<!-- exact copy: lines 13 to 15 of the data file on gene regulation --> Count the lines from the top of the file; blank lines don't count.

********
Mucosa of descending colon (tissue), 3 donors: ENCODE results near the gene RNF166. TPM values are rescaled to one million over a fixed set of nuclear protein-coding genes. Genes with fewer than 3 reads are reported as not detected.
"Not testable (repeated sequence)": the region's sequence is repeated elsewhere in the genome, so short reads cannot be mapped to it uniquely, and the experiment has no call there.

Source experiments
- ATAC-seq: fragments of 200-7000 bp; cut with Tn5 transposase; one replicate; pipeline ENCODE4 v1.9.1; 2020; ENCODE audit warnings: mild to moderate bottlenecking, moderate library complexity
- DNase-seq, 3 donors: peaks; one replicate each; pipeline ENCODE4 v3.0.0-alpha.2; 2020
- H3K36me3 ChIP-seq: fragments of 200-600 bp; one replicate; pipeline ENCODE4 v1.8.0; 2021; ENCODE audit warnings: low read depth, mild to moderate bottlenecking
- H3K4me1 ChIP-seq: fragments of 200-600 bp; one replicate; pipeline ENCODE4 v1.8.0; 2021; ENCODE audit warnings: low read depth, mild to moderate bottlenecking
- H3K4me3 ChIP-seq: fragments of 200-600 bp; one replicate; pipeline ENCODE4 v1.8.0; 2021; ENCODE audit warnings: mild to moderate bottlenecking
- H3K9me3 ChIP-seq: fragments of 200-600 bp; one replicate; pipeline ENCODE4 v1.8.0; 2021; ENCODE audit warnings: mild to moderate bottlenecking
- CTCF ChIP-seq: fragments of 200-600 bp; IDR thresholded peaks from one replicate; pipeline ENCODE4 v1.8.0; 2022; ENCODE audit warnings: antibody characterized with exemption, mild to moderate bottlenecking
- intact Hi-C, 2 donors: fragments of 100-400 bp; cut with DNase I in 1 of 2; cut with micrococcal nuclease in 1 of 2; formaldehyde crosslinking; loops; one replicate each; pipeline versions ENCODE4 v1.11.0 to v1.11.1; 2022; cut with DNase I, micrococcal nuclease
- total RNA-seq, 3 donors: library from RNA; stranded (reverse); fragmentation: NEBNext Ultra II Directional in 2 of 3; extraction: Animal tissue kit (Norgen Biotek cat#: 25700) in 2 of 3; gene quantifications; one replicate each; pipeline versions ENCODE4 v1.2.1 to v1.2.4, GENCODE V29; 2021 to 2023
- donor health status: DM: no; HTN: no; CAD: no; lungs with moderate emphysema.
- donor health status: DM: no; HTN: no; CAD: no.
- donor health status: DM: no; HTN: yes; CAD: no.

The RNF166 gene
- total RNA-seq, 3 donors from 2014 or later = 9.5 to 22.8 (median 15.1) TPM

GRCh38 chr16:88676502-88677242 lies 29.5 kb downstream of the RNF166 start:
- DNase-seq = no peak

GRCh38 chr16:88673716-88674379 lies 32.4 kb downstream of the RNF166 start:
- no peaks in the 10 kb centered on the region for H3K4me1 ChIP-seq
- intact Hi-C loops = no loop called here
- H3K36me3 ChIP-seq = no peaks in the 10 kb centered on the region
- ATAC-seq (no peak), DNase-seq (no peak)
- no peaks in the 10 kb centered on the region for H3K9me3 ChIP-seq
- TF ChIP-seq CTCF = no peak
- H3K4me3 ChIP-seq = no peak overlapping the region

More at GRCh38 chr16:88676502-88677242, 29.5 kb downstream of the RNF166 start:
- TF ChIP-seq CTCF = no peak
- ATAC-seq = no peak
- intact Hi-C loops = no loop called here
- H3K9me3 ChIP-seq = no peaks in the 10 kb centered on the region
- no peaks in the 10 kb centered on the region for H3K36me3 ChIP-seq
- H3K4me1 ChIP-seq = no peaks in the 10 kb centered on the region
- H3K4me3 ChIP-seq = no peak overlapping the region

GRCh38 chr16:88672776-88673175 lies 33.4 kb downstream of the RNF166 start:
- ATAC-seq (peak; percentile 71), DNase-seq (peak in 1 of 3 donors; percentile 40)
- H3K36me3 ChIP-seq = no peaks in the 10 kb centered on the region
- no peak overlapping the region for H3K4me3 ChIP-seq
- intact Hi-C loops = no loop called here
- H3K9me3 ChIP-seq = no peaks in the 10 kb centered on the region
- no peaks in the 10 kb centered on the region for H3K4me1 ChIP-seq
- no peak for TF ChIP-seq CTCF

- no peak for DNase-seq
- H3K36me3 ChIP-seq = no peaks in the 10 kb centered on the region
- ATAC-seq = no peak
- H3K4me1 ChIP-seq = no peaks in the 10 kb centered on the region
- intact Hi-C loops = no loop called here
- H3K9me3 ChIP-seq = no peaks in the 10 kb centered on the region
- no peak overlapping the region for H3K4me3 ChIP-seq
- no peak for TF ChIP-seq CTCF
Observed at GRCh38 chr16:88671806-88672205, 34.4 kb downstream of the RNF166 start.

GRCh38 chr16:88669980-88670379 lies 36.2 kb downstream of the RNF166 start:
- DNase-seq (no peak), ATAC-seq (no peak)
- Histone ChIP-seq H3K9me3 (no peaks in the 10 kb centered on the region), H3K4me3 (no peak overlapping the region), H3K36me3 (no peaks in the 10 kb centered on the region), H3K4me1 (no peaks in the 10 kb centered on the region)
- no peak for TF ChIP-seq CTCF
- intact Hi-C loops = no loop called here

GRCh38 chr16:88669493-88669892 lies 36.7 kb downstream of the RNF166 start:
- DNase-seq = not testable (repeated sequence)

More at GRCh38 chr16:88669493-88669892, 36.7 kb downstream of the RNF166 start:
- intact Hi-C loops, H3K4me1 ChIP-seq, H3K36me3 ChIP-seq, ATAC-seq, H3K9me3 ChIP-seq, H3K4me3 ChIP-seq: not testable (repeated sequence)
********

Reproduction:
- donor health status: DM: no; HTN: no; CAD: no; lungs with moderate emphysema.
- donor health status: DM: no; HTN: no; CAD: no.
- donor health status: DM: no; HTN: yes; CAD: no.